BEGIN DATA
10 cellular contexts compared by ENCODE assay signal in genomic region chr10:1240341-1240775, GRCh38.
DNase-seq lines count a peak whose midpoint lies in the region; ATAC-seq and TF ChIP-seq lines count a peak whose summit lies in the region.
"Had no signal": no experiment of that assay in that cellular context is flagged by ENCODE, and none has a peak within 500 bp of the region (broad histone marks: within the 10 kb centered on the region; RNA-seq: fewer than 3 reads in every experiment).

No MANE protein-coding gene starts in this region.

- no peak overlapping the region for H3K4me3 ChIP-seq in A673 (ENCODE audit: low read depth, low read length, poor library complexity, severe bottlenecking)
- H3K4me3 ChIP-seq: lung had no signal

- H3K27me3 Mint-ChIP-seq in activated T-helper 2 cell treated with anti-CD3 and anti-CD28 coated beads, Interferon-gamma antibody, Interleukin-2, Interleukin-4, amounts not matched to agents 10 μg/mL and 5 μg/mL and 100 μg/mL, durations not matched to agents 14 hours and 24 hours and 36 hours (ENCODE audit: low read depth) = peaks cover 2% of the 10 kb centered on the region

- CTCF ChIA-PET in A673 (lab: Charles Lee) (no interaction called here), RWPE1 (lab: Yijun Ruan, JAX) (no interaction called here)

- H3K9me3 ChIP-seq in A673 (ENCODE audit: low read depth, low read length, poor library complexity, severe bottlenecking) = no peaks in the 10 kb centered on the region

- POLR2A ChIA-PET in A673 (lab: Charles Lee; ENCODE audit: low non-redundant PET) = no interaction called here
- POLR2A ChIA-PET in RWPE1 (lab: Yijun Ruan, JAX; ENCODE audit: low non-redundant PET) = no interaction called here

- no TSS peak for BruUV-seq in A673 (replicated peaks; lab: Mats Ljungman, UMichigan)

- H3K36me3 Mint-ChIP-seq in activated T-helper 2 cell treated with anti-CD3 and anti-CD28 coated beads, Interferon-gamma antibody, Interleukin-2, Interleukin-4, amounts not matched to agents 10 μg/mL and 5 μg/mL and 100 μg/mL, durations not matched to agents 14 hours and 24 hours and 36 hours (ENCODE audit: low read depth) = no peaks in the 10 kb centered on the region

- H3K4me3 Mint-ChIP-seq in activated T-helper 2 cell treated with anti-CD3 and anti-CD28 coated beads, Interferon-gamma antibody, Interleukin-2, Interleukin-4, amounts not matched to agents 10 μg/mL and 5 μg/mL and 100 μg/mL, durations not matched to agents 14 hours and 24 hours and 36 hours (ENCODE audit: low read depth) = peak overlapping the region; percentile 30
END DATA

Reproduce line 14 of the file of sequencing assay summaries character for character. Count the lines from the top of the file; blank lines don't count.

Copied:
- H3K4me3 Mint-ChIP-seq in activated T-helper 2 cell treated with anti-CD3 and anti-CD28 coated beads, Interferon-gamma antibody, Interleukin-2, Interleukin-4, amounts not matched to agents 10 μg/mL and 5 μg/mL and 100 μg/mL, durations not matched to agents 14 hours and 24 hours and 36 hours (ENCODE audit: low read depth) = peak overlapping the region; percentile 30